In contrast to the communicating independently, distributed beamforming has been recognized as a promising technique to enhance the data rate and energy efficiency in WSNs (see, e.g., [26, 27, 28, 29, 30] and the references therein), in which a large number of sensors are enabled to coordinate in transmitting common or shared messages to a fusion center (the UAV of our interest). By properly controlling the phases, the signals transmitted from different sensors can be coherently combined at the fusion center, thus increasing the communication range and enhancing the energy efficiency via exploiting the distributed beamforming gain . For example, the authors in  and  investigated the distributed carrier synchronization, in which the fusion center broadcasts reference signals periodically, such that the sensors can synchronize their signal phases to facilitate the distributed beamforming. The authors in  considered a wireless powered communication networks system, in which the sensors first harvest energy from dedicated ETs and then transmit information to a fixed access point (AP), to enhance the transmission performance via designing the distributed beamforming. The authors in  designed the distributed beamforming in order to maximize the network lifetime under the requirement of a pre-specified quality of service. In these prior works, the authors assumed that the fusion centers are fixed on the ground. By contrast, under the mobile fusion center deployed at a UAV of our interest, how to jointly design the UAV’s trajectory and the sensors’ wireless resource allocation for improving the data collection performance is a new problem that has not been investigated yet.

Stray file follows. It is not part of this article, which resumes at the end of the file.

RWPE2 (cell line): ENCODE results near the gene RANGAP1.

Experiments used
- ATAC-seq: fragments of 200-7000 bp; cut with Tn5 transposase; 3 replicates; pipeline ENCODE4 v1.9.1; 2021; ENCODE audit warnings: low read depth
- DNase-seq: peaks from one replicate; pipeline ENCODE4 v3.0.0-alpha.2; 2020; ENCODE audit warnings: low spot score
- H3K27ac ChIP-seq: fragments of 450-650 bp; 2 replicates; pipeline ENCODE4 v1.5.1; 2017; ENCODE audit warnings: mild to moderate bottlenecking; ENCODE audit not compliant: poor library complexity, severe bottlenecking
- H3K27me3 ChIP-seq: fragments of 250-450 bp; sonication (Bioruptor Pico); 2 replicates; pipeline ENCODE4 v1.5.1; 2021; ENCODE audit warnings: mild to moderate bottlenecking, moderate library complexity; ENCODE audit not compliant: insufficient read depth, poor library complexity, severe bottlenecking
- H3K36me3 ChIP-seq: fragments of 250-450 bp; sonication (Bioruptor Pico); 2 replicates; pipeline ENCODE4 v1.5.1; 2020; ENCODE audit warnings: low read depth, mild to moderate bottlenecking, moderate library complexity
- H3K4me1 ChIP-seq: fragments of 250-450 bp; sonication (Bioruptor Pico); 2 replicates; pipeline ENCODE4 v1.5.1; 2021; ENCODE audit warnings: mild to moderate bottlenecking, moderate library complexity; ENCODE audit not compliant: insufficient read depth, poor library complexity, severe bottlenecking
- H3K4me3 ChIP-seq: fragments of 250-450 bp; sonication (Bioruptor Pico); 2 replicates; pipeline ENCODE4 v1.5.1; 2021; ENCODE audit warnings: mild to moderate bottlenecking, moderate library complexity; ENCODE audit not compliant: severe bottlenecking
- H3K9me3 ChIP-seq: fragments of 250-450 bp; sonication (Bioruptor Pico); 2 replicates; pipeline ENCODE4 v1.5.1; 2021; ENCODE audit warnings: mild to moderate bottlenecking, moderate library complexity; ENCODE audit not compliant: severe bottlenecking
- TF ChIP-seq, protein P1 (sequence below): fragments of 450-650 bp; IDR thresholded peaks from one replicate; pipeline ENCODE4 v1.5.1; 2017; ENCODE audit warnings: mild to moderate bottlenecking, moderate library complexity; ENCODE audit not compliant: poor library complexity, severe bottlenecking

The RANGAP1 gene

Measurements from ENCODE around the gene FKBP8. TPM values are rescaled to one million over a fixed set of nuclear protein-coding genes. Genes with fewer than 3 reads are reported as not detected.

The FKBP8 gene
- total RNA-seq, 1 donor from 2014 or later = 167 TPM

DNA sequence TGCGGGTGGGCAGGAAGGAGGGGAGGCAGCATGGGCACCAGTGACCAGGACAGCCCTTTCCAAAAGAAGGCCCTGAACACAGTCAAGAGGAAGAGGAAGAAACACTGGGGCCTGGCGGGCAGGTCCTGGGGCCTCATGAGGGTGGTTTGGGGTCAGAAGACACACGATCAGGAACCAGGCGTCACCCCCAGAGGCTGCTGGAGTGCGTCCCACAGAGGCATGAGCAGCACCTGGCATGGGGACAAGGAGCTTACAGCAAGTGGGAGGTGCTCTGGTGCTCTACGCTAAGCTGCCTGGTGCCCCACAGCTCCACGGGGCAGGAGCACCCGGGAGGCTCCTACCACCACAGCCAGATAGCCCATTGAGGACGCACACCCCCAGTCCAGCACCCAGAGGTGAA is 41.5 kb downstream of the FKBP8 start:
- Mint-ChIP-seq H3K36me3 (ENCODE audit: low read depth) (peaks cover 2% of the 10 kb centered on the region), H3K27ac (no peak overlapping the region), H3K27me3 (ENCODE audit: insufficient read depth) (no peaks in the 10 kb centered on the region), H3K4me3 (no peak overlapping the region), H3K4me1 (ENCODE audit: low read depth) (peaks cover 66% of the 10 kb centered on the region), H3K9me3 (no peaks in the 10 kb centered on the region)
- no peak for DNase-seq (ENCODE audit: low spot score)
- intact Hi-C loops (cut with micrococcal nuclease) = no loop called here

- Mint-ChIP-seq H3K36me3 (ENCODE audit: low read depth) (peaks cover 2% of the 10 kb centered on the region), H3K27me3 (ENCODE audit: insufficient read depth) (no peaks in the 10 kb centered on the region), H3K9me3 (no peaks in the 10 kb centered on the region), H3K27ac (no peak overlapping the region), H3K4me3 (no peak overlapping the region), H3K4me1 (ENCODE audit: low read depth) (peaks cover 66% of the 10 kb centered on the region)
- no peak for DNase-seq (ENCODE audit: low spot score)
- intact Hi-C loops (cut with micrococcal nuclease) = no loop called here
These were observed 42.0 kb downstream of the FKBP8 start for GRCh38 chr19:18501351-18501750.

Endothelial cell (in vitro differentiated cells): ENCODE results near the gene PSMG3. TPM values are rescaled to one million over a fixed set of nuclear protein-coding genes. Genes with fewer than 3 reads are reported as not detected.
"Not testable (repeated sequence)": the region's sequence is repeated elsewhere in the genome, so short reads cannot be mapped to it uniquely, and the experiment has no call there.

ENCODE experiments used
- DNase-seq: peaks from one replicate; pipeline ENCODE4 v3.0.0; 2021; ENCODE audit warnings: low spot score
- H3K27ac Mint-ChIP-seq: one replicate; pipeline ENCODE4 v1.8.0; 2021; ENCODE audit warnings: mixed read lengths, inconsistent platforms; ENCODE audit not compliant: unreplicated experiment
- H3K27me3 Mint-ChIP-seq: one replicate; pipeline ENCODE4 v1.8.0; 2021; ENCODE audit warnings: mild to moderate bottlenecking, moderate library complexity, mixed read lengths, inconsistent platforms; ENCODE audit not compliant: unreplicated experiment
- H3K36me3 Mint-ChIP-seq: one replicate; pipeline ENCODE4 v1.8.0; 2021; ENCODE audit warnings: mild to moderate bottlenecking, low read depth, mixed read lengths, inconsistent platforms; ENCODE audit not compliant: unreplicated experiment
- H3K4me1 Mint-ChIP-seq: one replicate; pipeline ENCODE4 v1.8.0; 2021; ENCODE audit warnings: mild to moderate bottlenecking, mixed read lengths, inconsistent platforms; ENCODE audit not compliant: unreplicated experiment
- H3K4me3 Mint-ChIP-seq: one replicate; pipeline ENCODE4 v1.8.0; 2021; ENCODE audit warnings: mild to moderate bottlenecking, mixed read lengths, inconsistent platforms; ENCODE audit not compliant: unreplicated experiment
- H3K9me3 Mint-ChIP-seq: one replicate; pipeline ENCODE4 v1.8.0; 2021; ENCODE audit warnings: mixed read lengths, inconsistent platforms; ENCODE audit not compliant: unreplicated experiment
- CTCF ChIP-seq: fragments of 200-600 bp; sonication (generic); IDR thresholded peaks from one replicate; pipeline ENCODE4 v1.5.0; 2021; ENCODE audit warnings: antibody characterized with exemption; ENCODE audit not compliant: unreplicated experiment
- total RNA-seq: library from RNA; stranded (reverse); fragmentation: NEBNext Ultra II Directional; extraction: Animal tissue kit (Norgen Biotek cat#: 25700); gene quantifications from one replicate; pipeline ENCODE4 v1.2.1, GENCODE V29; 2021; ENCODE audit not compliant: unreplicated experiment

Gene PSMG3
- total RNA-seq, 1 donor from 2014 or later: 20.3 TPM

Motivated by this, this paper focuses on a new UAV-enabled data collection system with distributed beamforming, in which the UAV collects data from multiple single-antenna sensors via the distributed beamforming. Different from the existing works focusing on the adaptive-rate transmissions at the sensors, we consider two scenarios with the adaptive-rate and fixed-rate transmissions, respectively. These two scenarios may correspond to the delay-tolerant applications (e.g., for delay-insensitive measurement information delivery) and the delay-sensitive applications (e.g., for real-time video delivery), respectively. For the two scenarios, our objectives are to maximize the average data-rate throughput and minimize the transmission outage probability, respectively, by jointly optimizing the UAV’s trajectory design and the sensors’ transmit power allocation over time, subject to the UAV’s flight speed constraints and the sensors’ individual average power constraints. However, due to the infinite number of optimization variables for the sensors’ power allocation and UAV’s trajectory over continuous time, how to jointly optimize them is a difficult problem.